Idaho Supreme Court rules ISU prof had free speech protection for newspaper letters

From the AP/Idaho State Journal

POCATELLO, Idaho (AP) — The Idaho Supreme Court has upheld the dismissal of a lawsuit filed by an Idaho State University professor who claims he was wrongfully terminated, but ruled that a lower court wrongly found the former professor, Habib Sadid, had no First Amendment protection for his comments in a local newspaper critical of the university’s administration.

Faculty leaders at the southeastern Idaho school were pleased with the decision from the Supreme Court, which found that Sadid was not the victim of retaliation and that his employment with the public university did not strip him of his right to free speech as an individual.

“We view it as a massive win,” said biology professor David Delehanty, who holds a faculty leadership post at the university and is a member of the American Federation of Teachers. “The interest of all these organizations is free speech.”

Sadid was suspended from the university in August 2009 and terminated a month later for what administrators called unprofessional and insubordinate conduct. But Sadid said his history of speaking out about campus problems led to his termination; he had written letters to the editor and guest columns and ran a paid ad in the local newspaper with his criticisms.

His legal battle over his termination has gained financial support from groups including the American Association of University Professors, the American Federation of Teachers and the Foundation for Individual Rights in Education.

While the lower court Sadid’s criticisms of his employer did not involve issues of public concern, the Idaho Supreme Court found that the professor’s critique of plans to create a medical school at the university did constitute a matter of public concern. It also found that the published criticisms weren’t “pursuant to his official duties” as a public employee, which would have eliminated his free-speech protections against workplace retaliation.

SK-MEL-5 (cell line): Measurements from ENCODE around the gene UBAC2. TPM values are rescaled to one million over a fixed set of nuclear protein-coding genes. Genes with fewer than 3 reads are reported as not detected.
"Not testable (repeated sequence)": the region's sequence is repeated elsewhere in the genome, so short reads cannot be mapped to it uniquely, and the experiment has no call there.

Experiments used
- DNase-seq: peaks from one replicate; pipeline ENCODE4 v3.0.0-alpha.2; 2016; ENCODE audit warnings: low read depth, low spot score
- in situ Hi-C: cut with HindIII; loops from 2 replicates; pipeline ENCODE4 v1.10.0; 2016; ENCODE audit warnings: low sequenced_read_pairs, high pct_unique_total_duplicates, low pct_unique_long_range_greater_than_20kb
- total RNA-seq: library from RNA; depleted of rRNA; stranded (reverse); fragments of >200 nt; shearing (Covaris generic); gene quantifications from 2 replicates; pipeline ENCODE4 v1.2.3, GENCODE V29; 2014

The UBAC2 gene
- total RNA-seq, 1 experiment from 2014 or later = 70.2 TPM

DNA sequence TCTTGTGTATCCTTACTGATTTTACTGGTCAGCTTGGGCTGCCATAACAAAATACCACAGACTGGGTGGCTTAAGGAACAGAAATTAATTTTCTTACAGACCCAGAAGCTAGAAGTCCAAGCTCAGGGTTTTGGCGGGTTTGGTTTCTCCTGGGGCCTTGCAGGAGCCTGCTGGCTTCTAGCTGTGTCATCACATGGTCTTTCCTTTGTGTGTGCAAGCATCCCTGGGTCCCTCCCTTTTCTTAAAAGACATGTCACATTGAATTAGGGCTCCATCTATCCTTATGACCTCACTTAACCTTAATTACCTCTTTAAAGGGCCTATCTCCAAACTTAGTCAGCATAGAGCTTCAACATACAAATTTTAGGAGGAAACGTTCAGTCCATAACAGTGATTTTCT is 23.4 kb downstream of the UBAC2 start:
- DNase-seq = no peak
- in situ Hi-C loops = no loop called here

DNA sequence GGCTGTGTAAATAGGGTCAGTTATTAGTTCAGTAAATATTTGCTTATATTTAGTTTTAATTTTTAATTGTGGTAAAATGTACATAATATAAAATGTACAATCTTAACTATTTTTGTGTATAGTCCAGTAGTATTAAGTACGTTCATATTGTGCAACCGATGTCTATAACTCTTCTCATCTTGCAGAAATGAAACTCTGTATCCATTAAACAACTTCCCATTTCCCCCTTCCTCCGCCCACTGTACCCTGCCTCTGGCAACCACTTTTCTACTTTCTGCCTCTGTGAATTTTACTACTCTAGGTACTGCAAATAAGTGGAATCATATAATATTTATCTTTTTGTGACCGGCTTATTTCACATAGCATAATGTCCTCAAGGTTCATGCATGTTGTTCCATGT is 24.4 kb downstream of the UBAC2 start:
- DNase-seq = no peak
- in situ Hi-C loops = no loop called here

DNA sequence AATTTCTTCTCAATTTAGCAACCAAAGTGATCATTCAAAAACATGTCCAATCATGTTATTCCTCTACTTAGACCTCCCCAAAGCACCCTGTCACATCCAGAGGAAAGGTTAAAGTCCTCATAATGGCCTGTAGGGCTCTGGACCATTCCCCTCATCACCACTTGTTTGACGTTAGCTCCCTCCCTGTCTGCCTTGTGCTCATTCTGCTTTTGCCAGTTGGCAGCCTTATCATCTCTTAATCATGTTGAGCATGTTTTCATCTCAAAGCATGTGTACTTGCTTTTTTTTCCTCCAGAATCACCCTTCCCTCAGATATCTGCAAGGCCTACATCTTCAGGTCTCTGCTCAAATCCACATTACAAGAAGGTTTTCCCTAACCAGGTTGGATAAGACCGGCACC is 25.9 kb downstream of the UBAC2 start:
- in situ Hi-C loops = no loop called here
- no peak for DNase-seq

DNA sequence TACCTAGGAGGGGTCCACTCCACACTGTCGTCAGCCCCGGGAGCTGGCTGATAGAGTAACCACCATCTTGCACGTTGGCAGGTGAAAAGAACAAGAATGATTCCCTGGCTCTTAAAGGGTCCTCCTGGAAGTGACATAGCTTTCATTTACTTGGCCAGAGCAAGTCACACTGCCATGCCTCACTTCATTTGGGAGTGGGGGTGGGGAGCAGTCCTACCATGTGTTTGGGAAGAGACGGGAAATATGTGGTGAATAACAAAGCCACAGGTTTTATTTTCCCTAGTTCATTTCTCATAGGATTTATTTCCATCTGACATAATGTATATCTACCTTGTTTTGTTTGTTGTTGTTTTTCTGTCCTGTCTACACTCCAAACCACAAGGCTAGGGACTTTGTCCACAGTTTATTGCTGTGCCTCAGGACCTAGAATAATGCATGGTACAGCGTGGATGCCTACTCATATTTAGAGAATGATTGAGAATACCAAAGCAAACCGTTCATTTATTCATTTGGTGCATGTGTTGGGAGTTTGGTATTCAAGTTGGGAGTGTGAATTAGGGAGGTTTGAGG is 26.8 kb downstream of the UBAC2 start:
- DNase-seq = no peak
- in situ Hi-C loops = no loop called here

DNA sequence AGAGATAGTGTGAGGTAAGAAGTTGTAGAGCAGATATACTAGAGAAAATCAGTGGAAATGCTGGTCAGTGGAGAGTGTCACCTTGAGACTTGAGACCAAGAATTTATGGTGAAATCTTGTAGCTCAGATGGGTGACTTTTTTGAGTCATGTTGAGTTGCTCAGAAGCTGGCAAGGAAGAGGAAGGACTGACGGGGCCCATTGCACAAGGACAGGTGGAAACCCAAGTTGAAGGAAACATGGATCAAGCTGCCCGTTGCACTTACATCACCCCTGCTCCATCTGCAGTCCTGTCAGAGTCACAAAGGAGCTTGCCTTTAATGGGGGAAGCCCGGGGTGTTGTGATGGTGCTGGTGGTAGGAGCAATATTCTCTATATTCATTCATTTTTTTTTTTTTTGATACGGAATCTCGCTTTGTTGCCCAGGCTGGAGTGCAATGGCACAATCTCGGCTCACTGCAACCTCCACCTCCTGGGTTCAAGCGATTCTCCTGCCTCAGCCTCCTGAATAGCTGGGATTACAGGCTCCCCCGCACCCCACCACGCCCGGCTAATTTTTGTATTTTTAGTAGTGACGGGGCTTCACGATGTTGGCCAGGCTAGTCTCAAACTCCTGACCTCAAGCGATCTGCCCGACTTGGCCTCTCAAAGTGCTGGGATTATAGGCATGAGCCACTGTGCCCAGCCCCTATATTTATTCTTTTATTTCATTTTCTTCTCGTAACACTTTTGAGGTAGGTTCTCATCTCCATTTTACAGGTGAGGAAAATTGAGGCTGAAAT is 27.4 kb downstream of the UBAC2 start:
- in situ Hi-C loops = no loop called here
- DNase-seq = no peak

“There is no evidence showing that Plaintiff’s official duties included making public statements on behalf of the University regarding the subject matter of his letters, nor is there evidence that his employment responsibilities included creating the statements that were published in the newspaper,” wrote Idaho Justice Daniel Eismann in the court’s unanimous opinion. “Therefore, his speech was as a private citizen.”

Sadid sued the university in state court in 2008 while he was still employed at the school, but the case was dismissed; he claimed then that he was retaliated against for publicly voicing his discontent with administration policies, including by not being appointed chairman of the university’s Department of Engineering. The court found no evidence that he was retaliated against at that point. Sadid has other state and federal lawsuits pending over his dismissal.

Officials at the Pocatello university lauded the decision of the high court to affirm the dismissal of the 2008 case. “We’re pleased with both the decisions of the Idaho Supreme Court and the district court,” Kent Tingey, vice president for university advancement, told the Idaho State Journal (http://bit.ly/qPO7Yr ).

From the AP/Idaho State Journal

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